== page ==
The U.S. Department of Justice is seeking information on two unsolved suspected murders of Native Americans from Towaoc, on the Ute Mountain Ute reservation.
In a news release March 17, the FBI requested public assistance in solving the disappearance and suspected murder of Odell Vest in 2000 and the disappearance and murder of Avery Whiteskunk in 2004.
The cases were prioritized for renewed investigation in response to the November 2019 launch of the National Strategy to Address Missing and Murdered Indigenous Persons by the Department of Justice.
The Denver and Durango offices of the FBI reviewed several cold cases of missing person and homicides on the two reservations in Southwest Colorado. Investigators determined that the Vest and Whiteskunk deaths were “potentially solvable cases, so we are seeking the community’s support in providing new investigative leads,” the news release said.
The FBI is offering up to a $10,000 reward for any information directly leading to the arrest and conviction of any individual responsible for either of the alleged murders.
“With your help and the public’s assistance, we can solve crimes and keep our community safe,” the news release said.
According to the FBI, Vest was last seen July 10-11, 2000 in a residence on Lafayette Street in Towaoc, where a house party was taking place.
Vest, was 21 when he went missing. He was not known to travel and did not have a driver’s license. He is described as 5 feet, 11 inches tall, and 250 pounds, with black hair.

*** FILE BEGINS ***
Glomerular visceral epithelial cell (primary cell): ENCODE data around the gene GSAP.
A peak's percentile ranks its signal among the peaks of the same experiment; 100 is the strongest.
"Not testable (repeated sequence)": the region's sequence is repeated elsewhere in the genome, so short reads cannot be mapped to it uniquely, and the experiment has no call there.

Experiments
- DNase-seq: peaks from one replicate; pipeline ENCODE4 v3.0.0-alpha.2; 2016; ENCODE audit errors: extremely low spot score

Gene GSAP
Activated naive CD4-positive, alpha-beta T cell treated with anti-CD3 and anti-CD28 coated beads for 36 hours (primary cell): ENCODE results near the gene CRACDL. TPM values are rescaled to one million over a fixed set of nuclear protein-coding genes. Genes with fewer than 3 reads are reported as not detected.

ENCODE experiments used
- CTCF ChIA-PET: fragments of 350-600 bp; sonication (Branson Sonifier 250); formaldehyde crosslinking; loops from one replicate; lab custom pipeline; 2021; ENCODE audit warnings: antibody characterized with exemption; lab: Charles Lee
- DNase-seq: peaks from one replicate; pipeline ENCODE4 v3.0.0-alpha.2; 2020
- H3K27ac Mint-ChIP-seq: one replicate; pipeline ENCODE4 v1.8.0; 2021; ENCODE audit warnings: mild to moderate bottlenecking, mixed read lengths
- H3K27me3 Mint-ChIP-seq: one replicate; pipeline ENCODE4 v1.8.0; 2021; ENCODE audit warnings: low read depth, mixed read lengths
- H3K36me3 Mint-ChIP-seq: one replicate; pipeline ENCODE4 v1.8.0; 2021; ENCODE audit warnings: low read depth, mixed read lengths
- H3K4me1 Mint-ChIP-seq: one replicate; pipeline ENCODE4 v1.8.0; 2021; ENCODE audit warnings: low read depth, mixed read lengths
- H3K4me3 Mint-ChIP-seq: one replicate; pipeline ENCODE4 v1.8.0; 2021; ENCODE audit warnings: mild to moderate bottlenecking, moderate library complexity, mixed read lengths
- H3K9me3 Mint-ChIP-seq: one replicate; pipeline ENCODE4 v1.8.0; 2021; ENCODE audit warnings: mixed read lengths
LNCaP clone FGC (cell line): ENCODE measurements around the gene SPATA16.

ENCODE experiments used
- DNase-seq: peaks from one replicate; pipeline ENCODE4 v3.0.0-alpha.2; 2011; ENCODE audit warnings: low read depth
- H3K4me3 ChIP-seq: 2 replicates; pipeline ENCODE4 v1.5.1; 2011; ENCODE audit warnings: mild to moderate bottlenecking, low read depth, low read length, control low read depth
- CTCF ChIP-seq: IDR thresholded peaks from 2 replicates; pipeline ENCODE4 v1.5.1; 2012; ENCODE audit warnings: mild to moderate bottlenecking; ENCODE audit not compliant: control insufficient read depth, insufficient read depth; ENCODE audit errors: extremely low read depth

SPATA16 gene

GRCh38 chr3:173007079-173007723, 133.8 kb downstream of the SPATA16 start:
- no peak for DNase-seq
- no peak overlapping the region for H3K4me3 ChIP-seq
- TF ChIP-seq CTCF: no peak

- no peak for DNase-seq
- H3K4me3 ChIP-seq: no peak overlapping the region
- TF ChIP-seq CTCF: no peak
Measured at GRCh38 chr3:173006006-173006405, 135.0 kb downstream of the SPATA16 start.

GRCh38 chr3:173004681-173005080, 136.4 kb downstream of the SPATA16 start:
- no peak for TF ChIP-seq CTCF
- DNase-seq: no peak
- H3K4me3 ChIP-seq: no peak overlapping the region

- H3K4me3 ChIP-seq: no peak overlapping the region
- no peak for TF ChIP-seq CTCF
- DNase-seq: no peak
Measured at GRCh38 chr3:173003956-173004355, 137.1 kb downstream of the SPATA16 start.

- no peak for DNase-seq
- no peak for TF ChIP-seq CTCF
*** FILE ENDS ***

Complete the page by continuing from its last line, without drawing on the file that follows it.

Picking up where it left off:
Whiteskunk was last seen by his family members on Jan. 30, 2004, in Towaoc, according to the FBI news release. The next day, the family filed a missing person’s report with the Bureau of Indian Affairs.
On March 19, 2004, Whiteskunk’s body was recovered on the northern edge of Ute Mountain Ute Reservation, near County Road G in Montezuma County. An autopsy determined the cause of death was homicide, according to the FBI. A family member said he had been shot above the neck with a shotgun, according to a 2007 Denver Post article. Whiteskunk, 41, was from Towaoc. He is the brother of Ute Mountain Ute Tribal Councilman Selwyn Whiteskunk.
“FBI agents assigned to offices near tribal land are committed to ensuring the community’s safety and security in and around the reservation,” said FBI Denver Special Agent in Charge Michael Schneider. “Our success relies on collaboration with our tribal law enforcement agencies, and the community providing valuable tips.”
The FBI said the publication of the Seeking Information poster provides the opportunity to remind the community of the agency’s commitment to solve these crimes “and bring closure” to Mr. Vest’s family and Mr. Whiteskunk’s family.
To report information about these two crimes, contact the FBI’s Denver Field Office at (303) 629-7171, or submit a tip online at tips.fbi.gov Tips can also be reported to an FBI office or the nearest American Embassy or Consulate.